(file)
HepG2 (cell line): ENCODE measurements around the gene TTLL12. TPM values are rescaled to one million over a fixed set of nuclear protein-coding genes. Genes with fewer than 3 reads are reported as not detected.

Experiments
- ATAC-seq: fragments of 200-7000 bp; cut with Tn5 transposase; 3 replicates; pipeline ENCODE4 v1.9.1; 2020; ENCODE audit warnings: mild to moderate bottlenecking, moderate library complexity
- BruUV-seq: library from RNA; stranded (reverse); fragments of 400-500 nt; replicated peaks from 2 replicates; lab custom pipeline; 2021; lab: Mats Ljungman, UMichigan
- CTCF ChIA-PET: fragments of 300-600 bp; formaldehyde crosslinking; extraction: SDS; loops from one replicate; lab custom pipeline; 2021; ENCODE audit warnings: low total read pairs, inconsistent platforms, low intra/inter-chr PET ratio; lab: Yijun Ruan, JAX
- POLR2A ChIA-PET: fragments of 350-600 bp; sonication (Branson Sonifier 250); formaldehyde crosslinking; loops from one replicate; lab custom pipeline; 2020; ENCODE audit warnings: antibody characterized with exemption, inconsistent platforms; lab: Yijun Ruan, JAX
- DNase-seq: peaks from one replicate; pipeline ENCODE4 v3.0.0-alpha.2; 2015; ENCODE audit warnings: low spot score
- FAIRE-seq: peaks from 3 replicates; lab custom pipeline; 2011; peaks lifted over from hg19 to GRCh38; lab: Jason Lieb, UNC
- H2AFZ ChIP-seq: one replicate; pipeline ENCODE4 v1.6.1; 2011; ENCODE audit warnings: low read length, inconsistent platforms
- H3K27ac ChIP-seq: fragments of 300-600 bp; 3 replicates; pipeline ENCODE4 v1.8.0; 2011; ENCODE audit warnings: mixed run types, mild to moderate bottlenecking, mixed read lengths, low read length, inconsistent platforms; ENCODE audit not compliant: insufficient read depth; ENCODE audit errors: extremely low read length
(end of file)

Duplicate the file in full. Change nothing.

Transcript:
HepG2 (cell line): ENCODE measurements around the gene TTLL12. TPM values are rescaled to one million over a fixed set of nuclear protein-coding genes. Genes with fewer than 3 reads are reported as not detected.

Experiments
- ATAC-seq: fragments of 200-7000 bp; cut with Tn5 transposase; 3 replicates; pipeline ENCODE4 v1.9.1; 2020; ENCODE audit warnings: mild to moderate bottlenecking, moderate library complexity
- BruUV-seq: library from RNA; stranded (reverse); fragments of 400-500 nt; replicated peaks from 2 replicates; lab custom pipeline; 2021; lab: Mats Ljungman, UMichigan
- CTCF ChIA-PET: fragments of 300-600 bp; formaldehyde crosslinking; extraction: SDS; loops from one replicate; lab custom pipeline; 2021; ENCODE audit warnings: low total read pairs, inconsistent platforms, low intra/inter-chr PET ratio; lab: Yijun Ruan, JAX
- POLR2A ChIA-PET: fragments of 350-600 bp; sonication (Branson Sonifier 250); formaldehyde crosslinking; loops from one replicate; lab custom pipeline; 2020; ENCODE audit warnings: antibody characterized with exemption, inconsistent platforms; lab: Yijun Ruan, JAX
- DNase-seq: peaks from one replicate; pipeline ENCODE4 v3.0.0-alpha.2; 2015; ENCODE audit warnings: low spot score
- FAIRE-seq: peaks from 3 replicates; lab custom pipeline; 2011; peaks lifted over from hg19 to GRCh38; lab: Jason Lieb, UNC
- H2AFZ ChIP-seq: one replicate; pipeline ENCODE4 v1.6.1; 2011; ENCODE audit warnings: low read length, inconsistent platforms
- H3K27ac ChIP-seq: fragments of 300-600 bp; 3 replicates; pipeline ENCODE4 v1.8.0; 2011; ENCODE audit warnings: mixed run types, mild to moderate bottlenecking, mixed read lengths, low read length, inconsistent platforms; ENCODE audit not compliant: insufficient read depth; ENCODE audit errors: extremely low read length